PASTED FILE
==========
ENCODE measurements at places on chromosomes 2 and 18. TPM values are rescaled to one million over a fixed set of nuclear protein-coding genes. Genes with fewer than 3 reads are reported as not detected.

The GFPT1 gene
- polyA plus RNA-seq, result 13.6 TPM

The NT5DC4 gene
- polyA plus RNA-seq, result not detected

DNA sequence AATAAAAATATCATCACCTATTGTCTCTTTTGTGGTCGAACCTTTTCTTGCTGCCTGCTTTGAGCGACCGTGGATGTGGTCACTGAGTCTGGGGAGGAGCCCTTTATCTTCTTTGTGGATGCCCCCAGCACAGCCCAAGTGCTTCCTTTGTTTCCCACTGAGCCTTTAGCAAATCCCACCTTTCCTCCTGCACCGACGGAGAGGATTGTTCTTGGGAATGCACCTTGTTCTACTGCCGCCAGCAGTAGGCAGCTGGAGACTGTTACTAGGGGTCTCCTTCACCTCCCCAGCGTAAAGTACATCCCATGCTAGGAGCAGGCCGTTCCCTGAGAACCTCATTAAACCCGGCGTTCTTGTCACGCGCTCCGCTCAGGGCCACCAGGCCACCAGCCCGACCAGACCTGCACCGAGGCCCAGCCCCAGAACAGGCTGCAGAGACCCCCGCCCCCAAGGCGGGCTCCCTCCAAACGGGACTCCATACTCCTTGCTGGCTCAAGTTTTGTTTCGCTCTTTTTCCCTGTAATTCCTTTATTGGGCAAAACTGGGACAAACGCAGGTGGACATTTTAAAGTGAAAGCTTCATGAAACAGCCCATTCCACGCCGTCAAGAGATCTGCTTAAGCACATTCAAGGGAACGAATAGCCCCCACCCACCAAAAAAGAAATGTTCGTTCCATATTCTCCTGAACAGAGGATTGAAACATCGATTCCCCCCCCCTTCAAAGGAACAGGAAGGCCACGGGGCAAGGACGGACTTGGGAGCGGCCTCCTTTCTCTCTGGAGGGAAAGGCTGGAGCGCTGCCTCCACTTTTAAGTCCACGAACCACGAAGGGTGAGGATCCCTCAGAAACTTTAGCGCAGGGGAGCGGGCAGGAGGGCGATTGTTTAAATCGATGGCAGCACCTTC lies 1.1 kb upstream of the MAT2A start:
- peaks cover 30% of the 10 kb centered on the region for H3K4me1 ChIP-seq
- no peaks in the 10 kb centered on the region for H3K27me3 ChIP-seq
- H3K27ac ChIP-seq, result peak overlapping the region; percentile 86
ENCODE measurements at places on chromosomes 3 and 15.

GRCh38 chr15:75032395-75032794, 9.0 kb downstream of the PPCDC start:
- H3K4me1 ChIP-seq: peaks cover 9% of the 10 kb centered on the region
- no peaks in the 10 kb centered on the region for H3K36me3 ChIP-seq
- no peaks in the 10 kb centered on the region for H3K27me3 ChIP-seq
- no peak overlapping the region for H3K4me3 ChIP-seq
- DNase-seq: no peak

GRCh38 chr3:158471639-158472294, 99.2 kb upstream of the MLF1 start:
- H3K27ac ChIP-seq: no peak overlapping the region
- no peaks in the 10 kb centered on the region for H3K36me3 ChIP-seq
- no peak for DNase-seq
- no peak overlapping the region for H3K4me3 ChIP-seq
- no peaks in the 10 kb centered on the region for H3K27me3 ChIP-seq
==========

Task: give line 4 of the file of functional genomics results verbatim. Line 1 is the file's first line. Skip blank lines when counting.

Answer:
The NT5DC4 gene